Sonia, your installation “Sky”, created on the occasion of Black History Month Florence, represents a decisive break in your artistic practice. You use artificial and real hair of Black women as sole material with which you are forming clouds in an imaginary sky. A material that is symbolically and politically extremely loaded. Up to this moment, I would classify your works – in short – as de- and reconstructions of everyday objects and furniture and the social concepts associated with them in an asymmetric, racially biased, global order. These rearranged objects often have anthropomorphic features and appear very fragile and vulnerable to me.
I feel that the work up until now has been a reconstruction but perhaps more of a translation. Whilst I do work with everyday furniture specifically from Black communities (see Rollaway nr 6) much of my work has been an articulation of 18th-century furniture that is made of tropical hardwoods, plants that were ripped from the soil when slaves were, as a part of triangular trade. The excess wealth created by the plants and people enabled the fashioning of the extravagant furniture that can be found in the great houses in Europe today. I work with this furniture. The work translates all of those actions into a kind of crime scene, providing a mournable “body”.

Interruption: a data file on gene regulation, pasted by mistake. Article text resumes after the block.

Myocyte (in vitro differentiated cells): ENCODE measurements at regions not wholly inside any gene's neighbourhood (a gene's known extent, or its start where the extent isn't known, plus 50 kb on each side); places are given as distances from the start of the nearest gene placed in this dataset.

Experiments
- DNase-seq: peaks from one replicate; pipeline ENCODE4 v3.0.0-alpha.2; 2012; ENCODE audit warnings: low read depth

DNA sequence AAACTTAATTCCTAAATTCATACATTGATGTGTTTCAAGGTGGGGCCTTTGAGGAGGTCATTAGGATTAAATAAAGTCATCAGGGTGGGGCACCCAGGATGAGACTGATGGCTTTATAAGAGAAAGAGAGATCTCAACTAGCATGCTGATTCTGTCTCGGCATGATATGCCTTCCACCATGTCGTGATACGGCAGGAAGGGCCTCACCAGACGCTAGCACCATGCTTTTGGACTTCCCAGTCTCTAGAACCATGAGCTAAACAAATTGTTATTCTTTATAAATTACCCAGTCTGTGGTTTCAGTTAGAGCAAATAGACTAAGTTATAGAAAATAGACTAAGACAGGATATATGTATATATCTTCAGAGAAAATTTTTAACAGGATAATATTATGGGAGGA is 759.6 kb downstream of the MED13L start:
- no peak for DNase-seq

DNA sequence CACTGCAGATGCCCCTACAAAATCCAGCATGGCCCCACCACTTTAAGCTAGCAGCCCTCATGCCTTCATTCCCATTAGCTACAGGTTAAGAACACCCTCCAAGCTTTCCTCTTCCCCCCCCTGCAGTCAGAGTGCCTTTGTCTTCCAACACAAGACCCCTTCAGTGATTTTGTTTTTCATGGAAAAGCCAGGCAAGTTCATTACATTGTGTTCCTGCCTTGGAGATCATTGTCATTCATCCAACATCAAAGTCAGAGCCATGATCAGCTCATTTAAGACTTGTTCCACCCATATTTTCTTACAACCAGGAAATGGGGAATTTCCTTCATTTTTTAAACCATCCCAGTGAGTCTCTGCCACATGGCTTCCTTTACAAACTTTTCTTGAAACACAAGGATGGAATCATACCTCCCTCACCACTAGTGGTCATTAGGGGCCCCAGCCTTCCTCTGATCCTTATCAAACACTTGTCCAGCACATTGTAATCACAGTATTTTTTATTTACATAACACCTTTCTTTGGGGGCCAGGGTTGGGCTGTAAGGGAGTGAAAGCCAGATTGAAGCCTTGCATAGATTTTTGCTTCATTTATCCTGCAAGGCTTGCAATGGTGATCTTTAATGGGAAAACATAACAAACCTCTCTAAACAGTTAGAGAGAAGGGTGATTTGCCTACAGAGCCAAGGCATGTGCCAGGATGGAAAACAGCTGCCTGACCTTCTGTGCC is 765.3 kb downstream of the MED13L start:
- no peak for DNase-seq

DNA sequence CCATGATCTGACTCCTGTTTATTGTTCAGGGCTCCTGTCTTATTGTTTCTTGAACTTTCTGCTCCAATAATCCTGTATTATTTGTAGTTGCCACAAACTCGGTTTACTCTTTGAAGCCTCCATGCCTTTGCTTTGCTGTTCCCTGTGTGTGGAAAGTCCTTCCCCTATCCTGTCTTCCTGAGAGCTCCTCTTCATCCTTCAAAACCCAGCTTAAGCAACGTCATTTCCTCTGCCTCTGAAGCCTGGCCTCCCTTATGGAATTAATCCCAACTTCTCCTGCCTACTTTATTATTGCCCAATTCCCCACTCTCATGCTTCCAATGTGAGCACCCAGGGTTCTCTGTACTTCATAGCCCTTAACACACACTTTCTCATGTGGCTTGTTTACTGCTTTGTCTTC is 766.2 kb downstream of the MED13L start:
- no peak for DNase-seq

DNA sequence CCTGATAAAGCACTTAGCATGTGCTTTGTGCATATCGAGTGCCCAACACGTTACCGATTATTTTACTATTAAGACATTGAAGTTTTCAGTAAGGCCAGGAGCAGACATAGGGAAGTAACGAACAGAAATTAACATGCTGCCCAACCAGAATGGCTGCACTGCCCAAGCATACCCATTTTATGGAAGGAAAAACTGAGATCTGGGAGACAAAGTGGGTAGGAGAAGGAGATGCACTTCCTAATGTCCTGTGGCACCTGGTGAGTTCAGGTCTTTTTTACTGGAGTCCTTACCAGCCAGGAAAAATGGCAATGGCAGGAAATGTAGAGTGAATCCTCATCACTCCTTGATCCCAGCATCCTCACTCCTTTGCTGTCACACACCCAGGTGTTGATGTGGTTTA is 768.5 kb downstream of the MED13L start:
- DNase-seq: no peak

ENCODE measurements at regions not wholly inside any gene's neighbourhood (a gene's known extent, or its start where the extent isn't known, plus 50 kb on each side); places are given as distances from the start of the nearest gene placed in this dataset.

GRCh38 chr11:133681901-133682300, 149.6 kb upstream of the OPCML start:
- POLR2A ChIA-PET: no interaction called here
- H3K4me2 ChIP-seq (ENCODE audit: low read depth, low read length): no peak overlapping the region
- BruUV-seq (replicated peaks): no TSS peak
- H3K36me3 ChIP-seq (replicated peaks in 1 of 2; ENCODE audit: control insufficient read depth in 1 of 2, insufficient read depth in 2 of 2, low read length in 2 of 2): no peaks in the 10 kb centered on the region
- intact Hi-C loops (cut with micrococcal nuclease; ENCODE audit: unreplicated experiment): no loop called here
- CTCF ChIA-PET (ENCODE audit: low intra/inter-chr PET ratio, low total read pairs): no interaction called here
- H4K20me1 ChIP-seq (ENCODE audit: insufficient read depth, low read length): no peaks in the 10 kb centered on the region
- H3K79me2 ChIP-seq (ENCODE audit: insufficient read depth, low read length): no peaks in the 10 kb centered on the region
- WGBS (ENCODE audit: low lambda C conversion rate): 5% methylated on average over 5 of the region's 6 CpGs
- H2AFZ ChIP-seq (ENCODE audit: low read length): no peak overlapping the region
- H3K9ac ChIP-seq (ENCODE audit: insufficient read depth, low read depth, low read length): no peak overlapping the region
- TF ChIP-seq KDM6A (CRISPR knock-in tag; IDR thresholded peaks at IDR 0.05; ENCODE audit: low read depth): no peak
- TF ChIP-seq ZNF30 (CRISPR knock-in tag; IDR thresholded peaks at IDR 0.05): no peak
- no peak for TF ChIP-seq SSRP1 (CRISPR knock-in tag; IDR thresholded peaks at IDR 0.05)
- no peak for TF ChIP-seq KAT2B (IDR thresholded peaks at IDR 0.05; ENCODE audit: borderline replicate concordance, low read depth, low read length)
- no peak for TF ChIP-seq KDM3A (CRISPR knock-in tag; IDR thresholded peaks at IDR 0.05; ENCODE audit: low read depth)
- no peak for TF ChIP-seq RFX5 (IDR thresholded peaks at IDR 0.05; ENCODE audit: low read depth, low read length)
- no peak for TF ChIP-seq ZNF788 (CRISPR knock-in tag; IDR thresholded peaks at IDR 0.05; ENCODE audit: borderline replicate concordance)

The power of gathering is in my work a solution to objectification. Where the figure emotes feelings of being vulnerable as you suggest, is also partly because of their singularity. My work has always been exploring strategies of networked agency. How is it possible for objectified to counter objectification? Beyond objectification how is it possible to belong in a networked way without reinscribing Western notions of ownership and taking the territory? Clouds do that, they collectivise and belong to many territories sailing over borders releasing water in one place collecting and returning to the sky in another. They are authentically belonging to those territories and yet in a state of flow. The clouds were responding to the wooden floor in the pavillion. In this space, bodies were already present for me in the dark hardwood floor. The clouds are then somehow also like the water/spirit in the wood released.
These gathering hair clouds, representing, as you describe, a collective force, were installed only a few weeks before COVID-19 paralysed life globally and also only a short time before the Black Lives Matter movement gained momentum – two events that are closely related, also because the pandemic exposes the structural racial violence in Western societies.
I have been responding specifically to shootings (and lynchings) in America for years now (Works detained and steering identity). An androgynous performance of a chair was an attempt to fathom what is it that police see when they see a black child, woman, transgendered individual or man. I have also responded specifically to police violence directed at Black people in Europe (10 Kleine N***)
Climate catastrophy is definitely a driver of the imagery in Sky, COVID-19 is another result of our taking too much more than we need from natural habitats. This was also already a concern in the Yolk to harvest series and telling time. The fires that were consuming swathes of Africa, Brazil and Australia weighed heavy on my mind. Industrialisation and its smokestacks too. These are all the wrong kinds of clouds.